Wednesday, July 23, 2008

Death Penalty Opponents Don't Make Sense as Terror Suspects

Sportswriter Dave Zirin writes in his Huffington Post blog about a bad experience he had with the Maryland State Police's Department of Homeland Security. According to documents obtained using the Freedom of Information Act, the department spent nearly 300 hours spying on an anti-death penalty organization of which Zirin was a part. Some members of the organization were designated as terror suspects in the homeland security database, simply because they organized peaceful protests. No evidence existed that the group was engaged in any criminal activity. (More at the Baltimore Sun.)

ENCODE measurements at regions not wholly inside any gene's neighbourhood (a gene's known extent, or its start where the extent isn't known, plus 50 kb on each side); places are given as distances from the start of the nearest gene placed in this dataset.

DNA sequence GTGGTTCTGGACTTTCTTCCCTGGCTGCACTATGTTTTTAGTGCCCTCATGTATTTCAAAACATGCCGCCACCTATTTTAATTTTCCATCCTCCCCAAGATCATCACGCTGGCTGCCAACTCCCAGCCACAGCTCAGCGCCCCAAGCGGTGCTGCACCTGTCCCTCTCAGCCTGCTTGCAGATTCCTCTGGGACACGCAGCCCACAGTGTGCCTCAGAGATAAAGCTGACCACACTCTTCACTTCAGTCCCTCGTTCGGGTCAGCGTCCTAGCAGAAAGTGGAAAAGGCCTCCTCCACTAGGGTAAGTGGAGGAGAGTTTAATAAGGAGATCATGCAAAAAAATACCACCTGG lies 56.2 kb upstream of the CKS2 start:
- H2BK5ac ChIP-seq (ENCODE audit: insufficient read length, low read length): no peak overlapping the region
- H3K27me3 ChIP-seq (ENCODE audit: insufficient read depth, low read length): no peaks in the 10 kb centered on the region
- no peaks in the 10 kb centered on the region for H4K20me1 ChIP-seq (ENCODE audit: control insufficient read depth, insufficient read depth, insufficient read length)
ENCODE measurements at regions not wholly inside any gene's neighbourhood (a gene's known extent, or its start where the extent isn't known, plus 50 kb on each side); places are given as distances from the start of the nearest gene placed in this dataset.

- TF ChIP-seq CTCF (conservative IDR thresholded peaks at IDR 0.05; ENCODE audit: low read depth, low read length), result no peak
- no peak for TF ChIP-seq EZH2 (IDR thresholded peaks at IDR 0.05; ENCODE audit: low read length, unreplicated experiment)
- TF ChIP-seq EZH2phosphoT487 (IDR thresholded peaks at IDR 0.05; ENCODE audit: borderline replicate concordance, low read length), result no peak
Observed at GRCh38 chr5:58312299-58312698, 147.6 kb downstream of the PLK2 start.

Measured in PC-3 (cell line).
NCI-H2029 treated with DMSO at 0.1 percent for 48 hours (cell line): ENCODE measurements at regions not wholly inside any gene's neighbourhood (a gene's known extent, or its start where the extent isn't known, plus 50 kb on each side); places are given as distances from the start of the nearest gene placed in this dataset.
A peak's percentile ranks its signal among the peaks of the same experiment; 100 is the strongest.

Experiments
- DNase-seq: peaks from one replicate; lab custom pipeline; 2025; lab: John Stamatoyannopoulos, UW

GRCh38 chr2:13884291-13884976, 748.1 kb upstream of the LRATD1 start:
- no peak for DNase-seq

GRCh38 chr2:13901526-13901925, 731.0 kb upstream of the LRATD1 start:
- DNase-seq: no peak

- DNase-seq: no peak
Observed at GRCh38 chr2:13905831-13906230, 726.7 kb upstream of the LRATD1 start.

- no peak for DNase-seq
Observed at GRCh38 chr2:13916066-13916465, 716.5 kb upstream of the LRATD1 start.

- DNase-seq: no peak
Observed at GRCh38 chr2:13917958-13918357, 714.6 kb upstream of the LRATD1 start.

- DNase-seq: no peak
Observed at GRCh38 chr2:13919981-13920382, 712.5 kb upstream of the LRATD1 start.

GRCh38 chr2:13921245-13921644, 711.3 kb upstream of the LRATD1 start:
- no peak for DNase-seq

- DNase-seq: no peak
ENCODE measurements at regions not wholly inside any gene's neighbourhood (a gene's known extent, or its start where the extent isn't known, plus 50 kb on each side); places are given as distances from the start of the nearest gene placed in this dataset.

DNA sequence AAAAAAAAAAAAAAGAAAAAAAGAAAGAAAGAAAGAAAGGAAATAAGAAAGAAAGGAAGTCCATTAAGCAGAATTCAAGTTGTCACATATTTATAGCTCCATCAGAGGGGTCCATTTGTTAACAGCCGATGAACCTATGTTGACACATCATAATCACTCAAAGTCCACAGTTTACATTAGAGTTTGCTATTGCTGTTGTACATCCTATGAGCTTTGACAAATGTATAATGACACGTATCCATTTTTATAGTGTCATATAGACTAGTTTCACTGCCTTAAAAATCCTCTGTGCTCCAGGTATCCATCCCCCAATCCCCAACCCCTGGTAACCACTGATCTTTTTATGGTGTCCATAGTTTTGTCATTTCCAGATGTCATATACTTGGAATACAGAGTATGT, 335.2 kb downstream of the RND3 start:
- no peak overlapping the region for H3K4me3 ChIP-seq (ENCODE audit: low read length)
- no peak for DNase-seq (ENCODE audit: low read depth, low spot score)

Aside from the obvious first-amendment issues, the Maryland Police's choice of target is a curious one. Anti-capital punishment activists are among the least violent and threatening people in our country. These are people who are opposed to using violence even to punish the most dangerous criminals. Spying on these activists in hopes of foiling a terror plot is a waste of time, money, and faith in government.


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